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Derogatory Language Cripples Forward Movement in Justice Reform

No matter one’s past or circumstances, everyone wants to be treated with dignity and respect. Lisette Bamenga writes, “not everyone means harm when they use prison labels, but that doesn’t make the language any less damaging.” Many derogatory terms are used to describe incarcerated individuals. However, activists and national groups are suggesting helping with prison reform and justice, all terms devoid of humanness which focus on “conditions or things” rather than people, are not acceptable.

Words matter when describing people involved in the criminal justice system. It has significant impact on a person’s wellbeing. Terminology used can often be stigmatizing, dehumanizing and derogatory (International Health and Human Rights). Use stigma-free language that respects individuals over their characteristics or offenses.

The National Commission on Correctional Health Care (NCCHC) states that correctional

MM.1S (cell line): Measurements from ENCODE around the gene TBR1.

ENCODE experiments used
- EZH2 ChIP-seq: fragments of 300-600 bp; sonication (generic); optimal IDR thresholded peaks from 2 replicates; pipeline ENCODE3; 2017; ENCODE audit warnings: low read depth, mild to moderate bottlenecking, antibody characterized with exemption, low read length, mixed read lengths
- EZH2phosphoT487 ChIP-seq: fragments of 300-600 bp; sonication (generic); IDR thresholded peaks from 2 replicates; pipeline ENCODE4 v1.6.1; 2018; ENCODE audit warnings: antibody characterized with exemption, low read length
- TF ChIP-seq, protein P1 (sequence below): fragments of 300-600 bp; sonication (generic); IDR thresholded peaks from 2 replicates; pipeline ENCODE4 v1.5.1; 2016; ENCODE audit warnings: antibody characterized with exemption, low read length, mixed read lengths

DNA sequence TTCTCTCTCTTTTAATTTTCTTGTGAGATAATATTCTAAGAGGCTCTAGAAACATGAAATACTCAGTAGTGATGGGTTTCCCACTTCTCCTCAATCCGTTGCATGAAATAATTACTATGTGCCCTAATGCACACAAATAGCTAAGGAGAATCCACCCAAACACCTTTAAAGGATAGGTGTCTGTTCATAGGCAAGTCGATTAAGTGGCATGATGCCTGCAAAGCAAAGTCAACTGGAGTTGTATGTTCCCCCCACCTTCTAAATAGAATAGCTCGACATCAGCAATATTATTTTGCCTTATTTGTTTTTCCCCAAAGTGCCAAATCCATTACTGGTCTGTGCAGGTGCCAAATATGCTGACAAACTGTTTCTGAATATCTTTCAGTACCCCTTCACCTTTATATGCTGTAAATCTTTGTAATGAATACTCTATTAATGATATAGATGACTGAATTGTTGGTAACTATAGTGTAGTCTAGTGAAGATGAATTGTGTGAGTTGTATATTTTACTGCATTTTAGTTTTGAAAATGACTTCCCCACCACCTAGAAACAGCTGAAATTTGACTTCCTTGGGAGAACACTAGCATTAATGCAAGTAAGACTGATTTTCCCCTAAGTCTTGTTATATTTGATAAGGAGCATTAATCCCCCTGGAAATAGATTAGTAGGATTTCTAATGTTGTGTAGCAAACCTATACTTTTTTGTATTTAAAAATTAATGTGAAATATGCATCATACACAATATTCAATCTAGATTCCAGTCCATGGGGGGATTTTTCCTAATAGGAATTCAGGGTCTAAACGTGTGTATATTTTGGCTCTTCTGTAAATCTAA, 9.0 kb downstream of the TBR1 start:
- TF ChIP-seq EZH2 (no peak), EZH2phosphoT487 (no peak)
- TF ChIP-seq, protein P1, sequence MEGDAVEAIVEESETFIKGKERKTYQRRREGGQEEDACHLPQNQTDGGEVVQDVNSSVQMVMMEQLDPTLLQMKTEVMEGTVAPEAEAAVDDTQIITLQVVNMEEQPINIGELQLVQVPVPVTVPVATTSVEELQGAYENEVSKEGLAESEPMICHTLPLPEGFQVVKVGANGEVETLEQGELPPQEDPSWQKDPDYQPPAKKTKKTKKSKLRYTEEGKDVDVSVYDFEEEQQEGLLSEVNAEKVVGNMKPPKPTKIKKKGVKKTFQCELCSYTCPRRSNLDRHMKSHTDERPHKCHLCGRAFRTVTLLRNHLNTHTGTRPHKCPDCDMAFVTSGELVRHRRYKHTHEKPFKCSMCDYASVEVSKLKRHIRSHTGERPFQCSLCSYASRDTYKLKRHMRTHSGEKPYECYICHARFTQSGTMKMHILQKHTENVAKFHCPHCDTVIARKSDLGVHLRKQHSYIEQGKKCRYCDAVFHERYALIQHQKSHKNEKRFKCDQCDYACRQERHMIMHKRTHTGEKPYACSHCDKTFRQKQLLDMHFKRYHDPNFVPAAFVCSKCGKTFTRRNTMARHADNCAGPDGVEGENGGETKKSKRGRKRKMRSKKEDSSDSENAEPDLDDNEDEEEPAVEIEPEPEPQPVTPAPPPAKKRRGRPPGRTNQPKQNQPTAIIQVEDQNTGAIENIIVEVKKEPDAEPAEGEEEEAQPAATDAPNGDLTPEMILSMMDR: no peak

professionals should treat people with humanity and humility. “Language used to describe individuals who experience incarceration should identify them as people first, rather than through a term that categorizes them solely according to their incarceration status or to a behavioral or medical condition,” (NCCHC).

Additional terms they advise to avoid include: inmate, offender, prisoner, felon, convict, and criminal. For youth population, avoid terms such as juvenile, juvenile offender, and minor. Instead, preferred terms are youth, adolescent, child, and young adult, as appropriate.

According to The Marshall Project, Education, ensuring people-first language, and correcting dehumanizing language is a place to start with forward movement.



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